My children are homesick - any tips?

(7 Posts)
photocop Thu 06-Nov-14 13:24:59

It's early days, I know. We only moved here (Spain) from UK two months ago. DCs are 5 and 7 and attend a British School.

They are in an English-speaking environment, which I hope has mitigated things somewhat, ie they haven't been plunged into an environment where they don't understand the language, although in the medium term they probably won't learn Spanish very quickly as they are not immersed.

They miss their friends, our house, street, cats, neighbours, the familiarity and ease of it all. I do too! But how can I best help them adapt to life here? We will probably be here 2-3 years, and will return to the previous house and school afterwards.

They have told me they hate not knowing many people and not knowing their way around, and also at the playground they can't understand the other children.

My eldest is behaving really nastily at the moment - being really mean to the younger one, and cheeky to me. I know it's because of the situation, she is lashing out at me and her brother because she is unsettled. I'm trying to be as supportive and empathetic as possible, not punishing the behaviour all that much because she is usually such a good girl.

Any tips most welcome! How long can it take to settle in?

OP’s posts: |
photocop Thu 06-Nov-14 17:18:57

I can't decide if it's a good idea or a bad one to visit England at xmas for a few days. WWYD?

OP’s posts: |
BusyBusyBusy1 Thu 06-Nov-14 17:39:04

Could you get a cat while you are there? Or some other small animal they could relate to? Might make it feel more like home.

I would arrange regular visits back to UK - even if they don't understand how long it is until the next visit, they will have something to look forward to.

Maybe try setting up some weekly treats for them that are specific to Spain - eg every Friday we go to the churros shop and have churros and chocolate (or something like that). Or let them go to a 'grown up' cafe with you in the evening - the type of thing that they can't do in Britain, so that they see some advantages to where they are. I would definitely organise some playdates too.

If you are in a city get them to pick out a place to visit on the weekend and plan the trip by public transport - being on the bus will be fun and you can get them to look out for certain things - eg how many bread shops on the way - anything to make them look at their new environment with enthusiasm.

Good luck!

Pippidoeswhatshewants Thu 06-Nov-14 17:46:47

Children hate change, and it's best to get them into a very predictable routine and make daily/weekly plans with them. Try to have lots of play dates. Join a "desirable" club.

Not speaking Spanish is a bit of a problem, because you will be living in an English bubble. Try to expand the bubble as quickly as possible, so that your children can play with the neighbours' kids etc.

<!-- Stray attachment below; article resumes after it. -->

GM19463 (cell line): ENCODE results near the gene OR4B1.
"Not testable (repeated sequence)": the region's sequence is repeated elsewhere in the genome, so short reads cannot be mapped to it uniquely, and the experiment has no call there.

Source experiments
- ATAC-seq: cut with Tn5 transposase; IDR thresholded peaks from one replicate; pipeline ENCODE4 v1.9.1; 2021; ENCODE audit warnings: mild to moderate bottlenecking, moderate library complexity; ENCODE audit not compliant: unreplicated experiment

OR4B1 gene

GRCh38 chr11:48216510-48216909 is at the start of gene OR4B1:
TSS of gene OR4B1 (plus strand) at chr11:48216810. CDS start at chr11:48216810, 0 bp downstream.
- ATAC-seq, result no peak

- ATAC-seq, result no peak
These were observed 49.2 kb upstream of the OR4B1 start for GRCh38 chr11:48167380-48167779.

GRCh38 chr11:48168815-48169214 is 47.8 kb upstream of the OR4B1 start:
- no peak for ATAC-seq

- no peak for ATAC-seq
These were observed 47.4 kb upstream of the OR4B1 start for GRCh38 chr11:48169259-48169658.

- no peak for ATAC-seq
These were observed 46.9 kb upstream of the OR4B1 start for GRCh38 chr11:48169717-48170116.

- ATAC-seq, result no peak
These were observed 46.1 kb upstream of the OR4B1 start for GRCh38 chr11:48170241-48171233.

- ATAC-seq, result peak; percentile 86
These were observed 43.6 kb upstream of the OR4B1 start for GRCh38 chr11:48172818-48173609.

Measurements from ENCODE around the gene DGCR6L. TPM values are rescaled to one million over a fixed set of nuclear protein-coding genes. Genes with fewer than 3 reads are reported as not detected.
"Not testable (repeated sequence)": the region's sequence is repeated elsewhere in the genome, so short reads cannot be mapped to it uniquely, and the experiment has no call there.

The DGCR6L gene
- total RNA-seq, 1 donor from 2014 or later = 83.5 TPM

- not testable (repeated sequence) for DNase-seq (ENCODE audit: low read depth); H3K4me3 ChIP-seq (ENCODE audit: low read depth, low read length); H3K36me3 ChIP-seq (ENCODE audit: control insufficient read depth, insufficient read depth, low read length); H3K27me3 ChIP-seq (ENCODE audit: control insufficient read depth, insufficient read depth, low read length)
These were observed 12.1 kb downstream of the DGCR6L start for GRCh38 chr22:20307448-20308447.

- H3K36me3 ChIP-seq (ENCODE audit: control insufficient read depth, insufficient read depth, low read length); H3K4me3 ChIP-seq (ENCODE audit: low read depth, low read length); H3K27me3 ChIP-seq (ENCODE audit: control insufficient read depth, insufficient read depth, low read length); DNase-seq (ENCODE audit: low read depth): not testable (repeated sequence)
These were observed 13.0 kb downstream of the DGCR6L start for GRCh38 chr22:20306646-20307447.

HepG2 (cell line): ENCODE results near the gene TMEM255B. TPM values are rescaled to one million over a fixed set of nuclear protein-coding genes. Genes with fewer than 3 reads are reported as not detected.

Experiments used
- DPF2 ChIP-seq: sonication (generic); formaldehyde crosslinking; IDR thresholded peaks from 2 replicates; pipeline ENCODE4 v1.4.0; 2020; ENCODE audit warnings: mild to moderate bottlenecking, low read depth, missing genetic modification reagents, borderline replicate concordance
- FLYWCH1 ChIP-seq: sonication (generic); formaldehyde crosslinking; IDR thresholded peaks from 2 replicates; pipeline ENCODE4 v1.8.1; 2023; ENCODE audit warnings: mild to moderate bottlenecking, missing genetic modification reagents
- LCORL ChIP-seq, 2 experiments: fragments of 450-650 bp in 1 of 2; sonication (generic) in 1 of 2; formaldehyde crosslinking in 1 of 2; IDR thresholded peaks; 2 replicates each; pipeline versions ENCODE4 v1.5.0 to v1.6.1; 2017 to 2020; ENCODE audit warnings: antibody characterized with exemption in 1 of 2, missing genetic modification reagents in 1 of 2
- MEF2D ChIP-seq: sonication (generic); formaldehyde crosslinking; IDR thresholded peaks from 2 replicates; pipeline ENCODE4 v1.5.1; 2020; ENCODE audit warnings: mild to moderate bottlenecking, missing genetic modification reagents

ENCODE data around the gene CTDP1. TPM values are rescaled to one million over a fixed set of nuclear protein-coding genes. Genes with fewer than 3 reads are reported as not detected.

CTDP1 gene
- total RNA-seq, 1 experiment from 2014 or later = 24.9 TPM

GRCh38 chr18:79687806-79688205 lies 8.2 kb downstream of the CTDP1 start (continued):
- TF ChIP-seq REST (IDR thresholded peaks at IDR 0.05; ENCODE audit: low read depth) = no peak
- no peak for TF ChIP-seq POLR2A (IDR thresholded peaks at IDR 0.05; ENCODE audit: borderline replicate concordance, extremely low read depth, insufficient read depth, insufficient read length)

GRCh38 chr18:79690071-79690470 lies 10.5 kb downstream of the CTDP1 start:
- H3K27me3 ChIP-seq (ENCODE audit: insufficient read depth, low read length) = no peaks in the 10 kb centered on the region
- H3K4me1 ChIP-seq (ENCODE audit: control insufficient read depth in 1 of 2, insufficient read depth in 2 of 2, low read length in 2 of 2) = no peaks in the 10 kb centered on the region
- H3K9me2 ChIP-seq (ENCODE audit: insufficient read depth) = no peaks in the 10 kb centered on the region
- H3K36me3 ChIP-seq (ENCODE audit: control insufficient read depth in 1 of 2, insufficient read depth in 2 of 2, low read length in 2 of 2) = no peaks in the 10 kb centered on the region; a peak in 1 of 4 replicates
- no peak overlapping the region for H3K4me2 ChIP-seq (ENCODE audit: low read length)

morethanclueless Fri 07-Nov-14 17:14:17

I'm not sure that I have any specific advice to add to what others have said, but I just wanted to let you know that you are not alone. I have 4 kids - my elder 2 are the same age as your kids - and they started at a local French school in September.

I do think language is the key and that will take time. My kids do not speak French but in 6 months time I hope they will have 'some' language although I am not anticipating fluency for some time. I think with language acquisition will come more confidence and a sense of being part of it all. It's certainly how I have felt when I've had to learn a language before, but as an adult.

My eldest has gone from being very confident and able at school to not being able to communicate. She can't read, write, speak or understand French. Your daughter no doubt feels the same, although perhaps not in class, but certainly in the playground.

It's a big adjustment. Lots of treats will help. We haven't been back to the UK, but we are going to go back at Christmas.

Good luck!

turkeyboots Fri 07-Nov-14 17:21:16

I remember feeling like that as we moved a lot as a child. I second treats especially things which may be better than home. Water parks, theme parks all that kind of thing.

Also go exploring. My mum used to put us in the car for an explore and we'd drive round, get lost, find new places. It helped us know our new environments and modelled good ways of coping with being somewhere strange.

Make the most of the expat bubble too. Everyone has been new at some point so join clubs and find people to buddy your DC.

SquidgyMummy Thu 13-Nov-14 14:48:59

Cannot comment on your exact situation as we live in france and 4yo DS was born here. However DP is also british so we live in a bit of an english bubble at home (sky tv, cebeebies etc.)

I would def go home for a few days at Xmas - will help them "decompress" a bit. However don't let them wish away the next few years until they go back to the uk. make the most of what you can do in spain. are weekends at the coast / islands doable when the weather improves?

Also can you get them some spanish tuition and organise some play dates, so it is more one on one rather than they have to randomly find other children to play with?

Join the discussion

To comment on this thread you need to create a Mumsnet account.

Join Mumsnet

Already have a Mumsnet account? Log in